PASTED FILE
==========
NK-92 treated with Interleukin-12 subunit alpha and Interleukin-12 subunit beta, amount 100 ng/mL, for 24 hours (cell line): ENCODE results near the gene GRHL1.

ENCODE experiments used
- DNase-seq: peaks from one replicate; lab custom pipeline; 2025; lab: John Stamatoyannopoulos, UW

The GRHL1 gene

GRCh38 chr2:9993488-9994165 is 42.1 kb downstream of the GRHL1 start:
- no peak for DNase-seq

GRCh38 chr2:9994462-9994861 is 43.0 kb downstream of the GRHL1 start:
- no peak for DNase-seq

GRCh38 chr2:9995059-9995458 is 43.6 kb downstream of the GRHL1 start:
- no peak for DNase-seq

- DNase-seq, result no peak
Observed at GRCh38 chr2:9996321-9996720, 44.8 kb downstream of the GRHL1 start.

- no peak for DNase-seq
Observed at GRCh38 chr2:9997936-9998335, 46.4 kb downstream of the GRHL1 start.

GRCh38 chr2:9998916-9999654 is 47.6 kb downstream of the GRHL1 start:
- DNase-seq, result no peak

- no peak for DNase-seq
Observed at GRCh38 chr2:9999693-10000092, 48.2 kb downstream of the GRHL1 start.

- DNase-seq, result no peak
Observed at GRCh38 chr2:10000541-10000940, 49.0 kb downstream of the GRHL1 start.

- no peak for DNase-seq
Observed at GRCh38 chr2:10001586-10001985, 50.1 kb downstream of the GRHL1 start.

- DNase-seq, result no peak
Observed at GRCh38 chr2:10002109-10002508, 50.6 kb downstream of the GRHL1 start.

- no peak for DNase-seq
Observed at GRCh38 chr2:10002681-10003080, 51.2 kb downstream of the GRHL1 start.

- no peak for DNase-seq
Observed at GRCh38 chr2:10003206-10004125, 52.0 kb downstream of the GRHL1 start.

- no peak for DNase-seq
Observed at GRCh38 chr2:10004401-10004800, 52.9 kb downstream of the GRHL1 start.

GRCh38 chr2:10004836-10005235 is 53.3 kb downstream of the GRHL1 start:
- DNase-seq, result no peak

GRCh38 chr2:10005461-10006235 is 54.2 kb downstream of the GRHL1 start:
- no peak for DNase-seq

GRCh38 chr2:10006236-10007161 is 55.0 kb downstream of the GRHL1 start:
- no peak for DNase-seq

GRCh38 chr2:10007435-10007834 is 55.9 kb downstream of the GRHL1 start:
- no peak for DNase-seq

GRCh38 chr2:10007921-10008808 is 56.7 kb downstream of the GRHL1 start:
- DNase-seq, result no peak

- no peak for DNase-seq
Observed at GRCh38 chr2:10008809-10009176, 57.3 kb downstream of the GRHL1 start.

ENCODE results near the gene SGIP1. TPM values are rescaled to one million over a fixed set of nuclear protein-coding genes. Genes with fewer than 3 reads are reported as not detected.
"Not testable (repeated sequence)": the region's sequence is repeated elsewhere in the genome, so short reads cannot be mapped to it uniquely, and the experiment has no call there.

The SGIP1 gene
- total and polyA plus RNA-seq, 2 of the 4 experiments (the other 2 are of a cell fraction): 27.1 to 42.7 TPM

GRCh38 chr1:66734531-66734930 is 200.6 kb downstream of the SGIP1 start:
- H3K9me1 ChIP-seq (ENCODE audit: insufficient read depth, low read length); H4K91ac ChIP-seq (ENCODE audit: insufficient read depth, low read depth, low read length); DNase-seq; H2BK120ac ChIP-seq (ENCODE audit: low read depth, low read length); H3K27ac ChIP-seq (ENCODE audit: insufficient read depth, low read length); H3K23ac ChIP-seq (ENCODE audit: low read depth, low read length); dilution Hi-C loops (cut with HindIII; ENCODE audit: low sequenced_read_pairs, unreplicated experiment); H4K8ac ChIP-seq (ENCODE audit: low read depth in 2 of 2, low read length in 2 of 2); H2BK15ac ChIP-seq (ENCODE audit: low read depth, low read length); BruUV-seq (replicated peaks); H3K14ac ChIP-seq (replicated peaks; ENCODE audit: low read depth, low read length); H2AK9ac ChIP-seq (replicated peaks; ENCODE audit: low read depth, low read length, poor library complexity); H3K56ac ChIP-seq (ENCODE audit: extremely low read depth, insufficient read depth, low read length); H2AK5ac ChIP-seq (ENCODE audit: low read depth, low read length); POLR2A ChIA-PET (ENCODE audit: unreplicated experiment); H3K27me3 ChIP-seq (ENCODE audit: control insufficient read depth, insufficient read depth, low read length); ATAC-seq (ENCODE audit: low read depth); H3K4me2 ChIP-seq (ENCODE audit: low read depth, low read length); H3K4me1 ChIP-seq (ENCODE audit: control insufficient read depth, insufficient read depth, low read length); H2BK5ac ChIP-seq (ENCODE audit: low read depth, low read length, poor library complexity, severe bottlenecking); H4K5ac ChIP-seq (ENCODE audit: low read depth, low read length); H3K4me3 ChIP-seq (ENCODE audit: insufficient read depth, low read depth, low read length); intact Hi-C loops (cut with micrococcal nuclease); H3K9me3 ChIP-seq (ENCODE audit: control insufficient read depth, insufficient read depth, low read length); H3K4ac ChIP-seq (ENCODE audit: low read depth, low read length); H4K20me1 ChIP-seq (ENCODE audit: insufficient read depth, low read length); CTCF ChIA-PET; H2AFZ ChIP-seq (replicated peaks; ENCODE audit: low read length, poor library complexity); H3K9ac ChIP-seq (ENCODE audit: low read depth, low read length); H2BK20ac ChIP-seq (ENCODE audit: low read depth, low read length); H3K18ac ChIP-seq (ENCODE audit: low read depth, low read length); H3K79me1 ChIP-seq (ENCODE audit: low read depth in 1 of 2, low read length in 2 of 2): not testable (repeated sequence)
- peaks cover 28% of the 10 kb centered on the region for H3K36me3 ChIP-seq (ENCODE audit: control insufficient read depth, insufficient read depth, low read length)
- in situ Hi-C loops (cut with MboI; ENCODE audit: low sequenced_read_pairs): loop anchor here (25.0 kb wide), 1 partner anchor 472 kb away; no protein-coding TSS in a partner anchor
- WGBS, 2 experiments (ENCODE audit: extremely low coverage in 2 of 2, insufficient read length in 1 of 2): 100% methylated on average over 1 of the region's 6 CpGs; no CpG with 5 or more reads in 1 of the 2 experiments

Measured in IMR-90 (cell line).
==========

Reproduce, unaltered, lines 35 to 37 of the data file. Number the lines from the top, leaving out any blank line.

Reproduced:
GRCh38 chr2:10006236-10007161 is 55.0 kb downstream of the GRHL1 start:
- no peak for DNase-seq

GRCh38 chr2:10007435-10007834 is 55.9 kb downstream of the GRHL1 start: